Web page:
Post #1, Course COM0011 Introduction to Social Media
It is a common scene—a group of friends sitting around a table, all heads bent down, their eyes fixed on the mobile devices in their hands, their fingers busy tapping and scrolling the screen. It is a quiet world, with a lot of buzzing behind it.
As a new citizen to this world of social media, I can’t imagine myself totally immersed in the rapidly evolving technologies, either incapable of, or unwilling to. I have seen some meaningless, time-wasting back-and-forth online chit-chat on Facebook. Sometimes I wonder why some narcissists like to expose so much of their lives to the whole world while we value so much our privacy. Some people post video on YouTube that don’t benefit any friendly networking but pose harm to the society, such as an instruction on how to make a bomb.
I don’t want to be like that social media person described in pastoryoder’s blog post “Social Media is Killing Your Social Life”. Some people’s world is the social media, almost nothing else. Even their family has to communicate with them only through social networks if they want to be heard. I have heard that some are so addicted that they have virtual spouses instead of meeting real people for real relationship.
I am not anti-social media. It is here to stay in our personal and professional lives, even though some social problems are blamed on the misuse or overuse of social networking. I just hope that people use it wisely.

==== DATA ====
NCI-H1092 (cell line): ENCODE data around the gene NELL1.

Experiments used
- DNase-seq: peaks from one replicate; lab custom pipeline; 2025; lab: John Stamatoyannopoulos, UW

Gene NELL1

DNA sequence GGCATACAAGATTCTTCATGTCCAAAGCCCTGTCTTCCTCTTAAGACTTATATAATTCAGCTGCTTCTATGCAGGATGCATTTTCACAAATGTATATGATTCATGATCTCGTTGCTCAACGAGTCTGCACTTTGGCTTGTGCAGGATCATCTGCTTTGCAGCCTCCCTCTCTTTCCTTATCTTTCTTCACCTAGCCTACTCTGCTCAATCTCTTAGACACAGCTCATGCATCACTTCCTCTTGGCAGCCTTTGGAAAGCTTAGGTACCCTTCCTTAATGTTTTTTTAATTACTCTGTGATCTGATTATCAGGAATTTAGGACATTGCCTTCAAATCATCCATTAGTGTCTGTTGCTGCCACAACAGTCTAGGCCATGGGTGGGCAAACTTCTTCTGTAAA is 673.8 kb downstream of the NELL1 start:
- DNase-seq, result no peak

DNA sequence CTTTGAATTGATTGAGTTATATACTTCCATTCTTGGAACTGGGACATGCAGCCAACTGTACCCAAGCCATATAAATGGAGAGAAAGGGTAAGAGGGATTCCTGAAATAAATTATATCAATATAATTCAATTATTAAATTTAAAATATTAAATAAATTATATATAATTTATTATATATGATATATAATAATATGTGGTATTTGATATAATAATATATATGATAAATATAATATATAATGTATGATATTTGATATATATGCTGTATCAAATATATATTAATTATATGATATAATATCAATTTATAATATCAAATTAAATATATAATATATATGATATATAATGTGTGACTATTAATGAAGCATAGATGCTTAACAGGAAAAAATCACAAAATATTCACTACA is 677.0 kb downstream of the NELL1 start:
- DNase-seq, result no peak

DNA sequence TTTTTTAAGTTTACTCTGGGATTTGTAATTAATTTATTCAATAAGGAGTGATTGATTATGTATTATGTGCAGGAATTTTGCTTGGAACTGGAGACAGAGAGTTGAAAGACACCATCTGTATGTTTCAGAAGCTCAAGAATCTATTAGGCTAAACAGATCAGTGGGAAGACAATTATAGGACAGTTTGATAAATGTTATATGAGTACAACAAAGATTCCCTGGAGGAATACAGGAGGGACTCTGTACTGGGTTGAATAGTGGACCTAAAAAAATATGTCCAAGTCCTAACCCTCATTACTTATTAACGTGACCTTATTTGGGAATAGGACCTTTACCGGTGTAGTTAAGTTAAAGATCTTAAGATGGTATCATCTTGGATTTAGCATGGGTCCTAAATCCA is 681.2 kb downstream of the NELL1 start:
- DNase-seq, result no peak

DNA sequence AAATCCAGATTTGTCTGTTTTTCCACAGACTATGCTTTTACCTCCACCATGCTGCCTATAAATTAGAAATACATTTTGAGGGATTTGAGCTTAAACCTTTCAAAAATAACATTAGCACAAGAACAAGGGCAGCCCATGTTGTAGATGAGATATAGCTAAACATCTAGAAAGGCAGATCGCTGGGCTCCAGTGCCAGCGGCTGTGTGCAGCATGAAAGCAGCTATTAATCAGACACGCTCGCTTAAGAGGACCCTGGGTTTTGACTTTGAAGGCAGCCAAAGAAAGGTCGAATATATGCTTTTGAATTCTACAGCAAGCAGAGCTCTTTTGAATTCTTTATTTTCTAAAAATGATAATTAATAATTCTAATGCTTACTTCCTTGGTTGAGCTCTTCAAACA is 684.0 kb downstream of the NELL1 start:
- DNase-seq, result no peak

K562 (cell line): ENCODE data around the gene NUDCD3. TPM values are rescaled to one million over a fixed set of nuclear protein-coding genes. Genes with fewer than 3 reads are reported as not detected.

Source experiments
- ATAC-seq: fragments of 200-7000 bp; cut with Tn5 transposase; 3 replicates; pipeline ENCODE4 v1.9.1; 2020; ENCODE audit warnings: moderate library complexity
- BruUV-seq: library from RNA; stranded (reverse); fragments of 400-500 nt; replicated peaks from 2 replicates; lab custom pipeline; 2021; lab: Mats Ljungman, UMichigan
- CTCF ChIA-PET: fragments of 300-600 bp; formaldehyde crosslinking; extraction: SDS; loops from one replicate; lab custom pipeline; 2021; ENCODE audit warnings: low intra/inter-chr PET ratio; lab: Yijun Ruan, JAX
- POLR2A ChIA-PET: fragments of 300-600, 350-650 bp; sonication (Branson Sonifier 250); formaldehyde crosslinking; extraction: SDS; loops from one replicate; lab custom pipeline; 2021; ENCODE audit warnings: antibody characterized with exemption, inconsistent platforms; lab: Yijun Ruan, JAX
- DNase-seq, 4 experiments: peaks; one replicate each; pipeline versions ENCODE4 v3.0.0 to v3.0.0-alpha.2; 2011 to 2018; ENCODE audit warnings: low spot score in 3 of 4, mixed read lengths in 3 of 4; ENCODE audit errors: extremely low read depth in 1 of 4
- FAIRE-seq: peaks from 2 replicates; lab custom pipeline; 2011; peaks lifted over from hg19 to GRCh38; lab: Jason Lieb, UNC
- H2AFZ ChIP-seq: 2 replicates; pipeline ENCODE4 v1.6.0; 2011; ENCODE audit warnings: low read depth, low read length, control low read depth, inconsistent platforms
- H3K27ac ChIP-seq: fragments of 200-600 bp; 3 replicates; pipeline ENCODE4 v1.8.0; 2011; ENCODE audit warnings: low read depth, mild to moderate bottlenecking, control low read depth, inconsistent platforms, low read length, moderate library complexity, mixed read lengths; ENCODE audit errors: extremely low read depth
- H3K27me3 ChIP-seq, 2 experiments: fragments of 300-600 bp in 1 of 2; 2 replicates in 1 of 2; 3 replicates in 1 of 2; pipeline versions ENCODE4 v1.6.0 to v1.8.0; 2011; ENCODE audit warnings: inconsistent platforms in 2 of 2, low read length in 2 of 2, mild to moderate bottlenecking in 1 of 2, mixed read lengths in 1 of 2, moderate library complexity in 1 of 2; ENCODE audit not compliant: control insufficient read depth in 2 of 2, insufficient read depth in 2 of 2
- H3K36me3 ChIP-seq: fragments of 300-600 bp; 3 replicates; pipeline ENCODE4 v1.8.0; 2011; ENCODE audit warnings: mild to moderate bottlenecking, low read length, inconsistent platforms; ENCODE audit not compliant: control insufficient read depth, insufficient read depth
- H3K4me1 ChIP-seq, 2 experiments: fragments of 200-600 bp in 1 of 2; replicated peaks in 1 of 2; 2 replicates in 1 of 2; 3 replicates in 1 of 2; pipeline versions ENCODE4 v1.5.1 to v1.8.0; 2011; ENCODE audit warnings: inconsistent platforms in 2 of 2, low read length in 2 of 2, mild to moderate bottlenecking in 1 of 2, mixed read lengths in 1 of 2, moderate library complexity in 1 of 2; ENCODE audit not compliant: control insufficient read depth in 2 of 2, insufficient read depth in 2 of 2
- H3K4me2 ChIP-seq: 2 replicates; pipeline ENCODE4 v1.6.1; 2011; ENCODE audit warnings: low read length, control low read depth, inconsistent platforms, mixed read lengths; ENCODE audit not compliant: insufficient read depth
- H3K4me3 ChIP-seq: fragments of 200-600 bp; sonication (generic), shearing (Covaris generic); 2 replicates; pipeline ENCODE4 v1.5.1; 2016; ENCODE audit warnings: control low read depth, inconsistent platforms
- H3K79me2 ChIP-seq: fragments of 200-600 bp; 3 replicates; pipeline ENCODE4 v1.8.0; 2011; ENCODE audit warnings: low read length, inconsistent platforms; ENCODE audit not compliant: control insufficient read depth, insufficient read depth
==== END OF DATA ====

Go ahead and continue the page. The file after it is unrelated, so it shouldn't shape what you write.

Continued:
New technologies are supposed to help to ease and speed up our tasks, but they develop and evolve so fast that people are always trying to catch up. However, the constant flow of information is very valuable in making personal and professional decisions. As described in a typical day of a busy marketer at a shoe company in the book Groundswell by Charlene Li and Josh Bernoff of Forrester Research, a person’s work day is “immersed in the groundswell”. (According to this book, groundswell is defined as a social trend in which people use technologies to get the things they need from each other, rather than from traditional institutions like corporations.) Besides having to be speed readers, we also need to use appropriate online tools such as Feedburner and Technorati to help us manage information coming our way every minute . (Ironically, we are also catching up on learning emerging new information management tools.)
Even if you are an expert on using these tools, you could still become one of the statistics of “people whose social lives are totally consumed by social media” if you don’t put aside some time for your personal life away from your computer or mobile device. You need face-to-face connections with people you know outside your profession. Do some exercises to improve your physical well-being (at least your eyes, your neck and shoulders need some rest) and to relieve your mental stress.
A group of friends did it by going out for a dinner and stacking their smart phones in the middle of the table; and whoever picked up his phone first before the bills were paid would have to pay for the whole table. Well, depending on how attached they were to online networking, some must have enjoyed the disruption-free social function, while others might have agonized during the dinner for not being able to “stay connected”!